Wednesday, March 17, 2010

Flank Stakes

Flank Stakes

In one discussion group, folks were speculating on the classic, off-board Flanking Maneuver. The new idea was a strategic, rather than a tactical penetration. In other words, the flanking force would actually never appear on the table, as its target was deeper behind the lines in an effort to drive its foe (I’ll call them the target to keep things simple for my addled pate) completely from the position and to obtain a better battle ground for the decisive engagement.
Since this was the aim of the Colon Coalition in my last game, the question intrigued me a lot. I really wanted to see how Koenig Krieg handled off table movement, but my whole bag containing the rules, dice, and notes is missing (aftermath of the turmoil and turbulence of evicting a “houseguest”).

Now the key to understanding the conundrum here is the simple fact that both such a flanking force and whatever counterforce goes against them WILL NOT BE ON THIS TABLE AT ALL. Indeed, the outcome of the maneuver cannot be effectively known in the scope of a game which recreates the tactical or grand tactical encounter of forces in a specific place to be ideally resolved in one “game day” (or about 4 hours or less of play). While the flanking force and whatever it runs into provides a nice game scenario all in itself, the leading commanders today must fight without knowing how the flanking maneuver turns out. Their primary influence thus will fall into the objectives of the battle commander on that field and in the size and kinds of forces that commander would bring to the battle.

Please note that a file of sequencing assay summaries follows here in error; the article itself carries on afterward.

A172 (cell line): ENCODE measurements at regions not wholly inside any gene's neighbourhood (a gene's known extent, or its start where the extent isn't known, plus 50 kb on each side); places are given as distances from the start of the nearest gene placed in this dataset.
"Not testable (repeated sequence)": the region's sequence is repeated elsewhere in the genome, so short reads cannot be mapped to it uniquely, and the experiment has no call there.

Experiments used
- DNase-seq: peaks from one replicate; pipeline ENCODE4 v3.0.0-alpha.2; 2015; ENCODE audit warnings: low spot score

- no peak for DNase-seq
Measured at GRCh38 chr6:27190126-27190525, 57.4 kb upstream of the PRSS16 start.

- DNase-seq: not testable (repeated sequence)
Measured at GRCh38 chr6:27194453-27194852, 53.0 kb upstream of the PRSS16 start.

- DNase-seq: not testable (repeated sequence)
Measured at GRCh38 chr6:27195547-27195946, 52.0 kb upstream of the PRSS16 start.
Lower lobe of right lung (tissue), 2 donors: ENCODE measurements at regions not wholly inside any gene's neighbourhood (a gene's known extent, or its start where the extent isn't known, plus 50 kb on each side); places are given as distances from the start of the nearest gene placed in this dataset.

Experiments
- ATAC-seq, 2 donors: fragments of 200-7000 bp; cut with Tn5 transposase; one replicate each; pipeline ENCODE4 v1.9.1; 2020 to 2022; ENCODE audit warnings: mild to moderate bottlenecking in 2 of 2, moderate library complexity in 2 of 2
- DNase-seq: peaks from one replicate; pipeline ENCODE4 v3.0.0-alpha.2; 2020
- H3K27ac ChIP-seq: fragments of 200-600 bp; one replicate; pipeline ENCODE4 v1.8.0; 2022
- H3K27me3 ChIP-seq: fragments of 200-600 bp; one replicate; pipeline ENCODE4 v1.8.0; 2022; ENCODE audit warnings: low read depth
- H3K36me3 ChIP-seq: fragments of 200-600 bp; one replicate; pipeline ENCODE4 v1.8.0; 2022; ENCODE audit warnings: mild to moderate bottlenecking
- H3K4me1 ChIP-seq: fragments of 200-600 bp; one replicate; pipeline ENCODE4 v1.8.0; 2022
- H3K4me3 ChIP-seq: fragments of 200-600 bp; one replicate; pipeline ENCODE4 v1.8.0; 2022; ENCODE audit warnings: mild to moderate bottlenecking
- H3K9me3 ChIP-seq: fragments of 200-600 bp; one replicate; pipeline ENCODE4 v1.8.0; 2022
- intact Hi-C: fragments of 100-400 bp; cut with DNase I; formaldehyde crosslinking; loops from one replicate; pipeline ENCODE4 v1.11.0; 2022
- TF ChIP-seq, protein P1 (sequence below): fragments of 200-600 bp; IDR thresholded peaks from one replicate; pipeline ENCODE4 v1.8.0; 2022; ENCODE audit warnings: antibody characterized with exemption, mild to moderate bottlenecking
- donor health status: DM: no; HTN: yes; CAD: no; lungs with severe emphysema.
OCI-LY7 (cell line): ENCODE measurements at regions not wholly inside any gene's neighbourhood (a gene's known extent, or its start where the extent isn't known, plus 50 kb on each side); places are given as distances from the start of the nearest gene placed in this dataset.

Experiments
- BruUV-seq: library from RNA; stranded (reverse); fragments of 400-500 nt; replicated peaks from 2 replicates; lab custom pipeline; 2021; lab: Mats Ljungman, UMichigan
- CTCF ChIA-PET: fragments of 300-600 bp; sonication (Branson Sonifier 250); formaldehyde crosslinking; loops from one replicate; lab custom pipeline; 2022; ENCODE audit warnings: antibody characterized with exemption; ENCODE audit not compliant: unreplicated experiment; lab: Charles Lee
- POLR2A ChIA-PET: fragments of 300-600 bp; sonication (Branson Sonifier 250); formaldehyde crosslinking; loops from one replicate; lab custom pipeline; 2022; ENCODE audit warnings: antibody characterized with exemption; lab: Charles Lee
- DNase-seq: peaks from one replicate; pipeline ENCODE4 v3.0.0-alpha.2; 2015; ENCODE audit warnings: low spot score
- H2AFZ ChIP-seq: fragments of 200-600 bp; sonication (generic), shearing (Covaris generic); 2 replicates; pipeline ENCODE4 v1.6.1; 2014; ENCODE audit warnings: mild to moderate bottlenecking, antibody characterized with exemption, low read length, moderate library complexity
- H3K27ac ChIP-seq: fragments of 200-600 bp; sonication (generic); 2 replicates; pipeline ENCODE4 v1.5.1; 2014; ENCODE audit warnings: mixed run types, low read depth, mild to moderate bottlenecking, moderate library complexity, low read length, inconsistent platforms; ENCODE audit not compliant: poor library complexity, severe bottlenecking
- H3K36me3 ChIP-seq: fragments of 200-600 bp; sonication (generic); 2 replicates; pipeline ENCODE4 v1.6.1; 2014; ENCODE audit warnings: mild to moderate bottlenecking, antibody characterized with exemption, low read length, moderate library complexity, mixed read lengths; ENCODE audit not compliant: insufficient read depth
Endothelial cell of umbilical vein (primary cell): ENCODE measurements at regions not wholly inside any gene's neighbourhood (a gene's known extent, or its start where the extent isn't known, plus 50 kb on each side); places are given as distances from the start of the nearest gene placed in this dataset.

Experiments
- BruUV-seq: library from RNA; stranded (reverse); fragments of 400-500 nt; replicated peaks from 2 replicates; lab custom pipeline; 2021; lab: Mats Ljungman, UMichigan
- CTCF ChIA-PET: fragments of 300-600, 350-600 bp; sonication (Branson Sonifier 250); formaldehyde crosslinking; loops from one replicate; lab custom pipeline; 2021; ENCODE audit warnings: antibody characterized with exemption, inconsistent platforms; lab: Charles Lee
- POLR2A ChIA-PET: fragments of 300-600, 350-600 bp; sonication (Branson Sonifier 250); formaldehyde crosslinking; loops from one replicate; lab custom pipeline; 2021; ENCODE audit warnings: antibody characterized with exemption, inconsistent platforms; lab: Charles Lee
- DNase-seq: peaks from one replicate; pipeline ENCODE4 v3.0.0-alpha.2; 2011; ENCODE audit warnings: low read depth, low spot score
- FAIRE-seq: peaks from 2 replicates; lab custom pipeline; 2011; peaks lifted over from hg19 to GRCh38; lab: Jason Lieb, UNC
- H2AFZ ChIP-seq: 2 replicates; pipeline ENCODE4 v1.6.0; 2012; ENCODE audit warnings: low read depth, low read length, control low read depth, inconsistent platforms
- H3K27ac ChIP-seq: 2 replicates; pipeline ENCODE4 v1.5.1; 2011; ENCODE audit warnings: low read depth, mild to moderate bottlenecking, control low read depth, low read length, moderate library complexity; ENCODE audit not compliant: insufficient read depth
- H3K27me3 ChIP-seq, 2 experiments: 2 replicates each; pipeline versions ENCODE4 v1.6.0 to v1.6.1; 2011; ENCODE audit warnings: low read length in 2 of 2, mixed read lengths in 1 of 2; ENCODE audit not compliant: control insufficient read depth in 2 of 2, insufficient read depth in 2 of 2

For the flanking player, the obvious choices would be as follows, I think:
a): the size and composition of the flanking force (for gaming purposes, I personally limit the options from 25% to 66 % of the O.B. available to the player);
b): the actual purpose of the strategic flanking maneuver (Is it a raid to say blow up a key bridge or depot? Is it to sieze a key node in the target’s supply line and hold it? Is it to seize a vital objective site to draw the target’s forces onto some sort of kill zone? Etc.): and
c): What is the actual objective now of the force left on the table (make a lot of noise, but run from any real counter offense; attack some point to prevent the target from quickly pulling forces out to meet the flankers; hold the position so that the flanker has to fall back to find another route or be trapped; etc. etc.)?

For the target, however, the situation is much more complex.
First, is the flanking maneuver detected? The determination of this can be a simple die roll modified by commander ratings; or it can be a complex matrix including the quality of scouting and screening forces deployed by each side, the nature of the terrain, who is “at home,” etc. etc. etc. For myself, I prefer very simple solutions.
BUT: if the flanking maneuver IS NOT detected, how to adjudicate “winner” and “loser” of the game, will the target player be allowed to make what sort of provision against the suspected strategic penetration?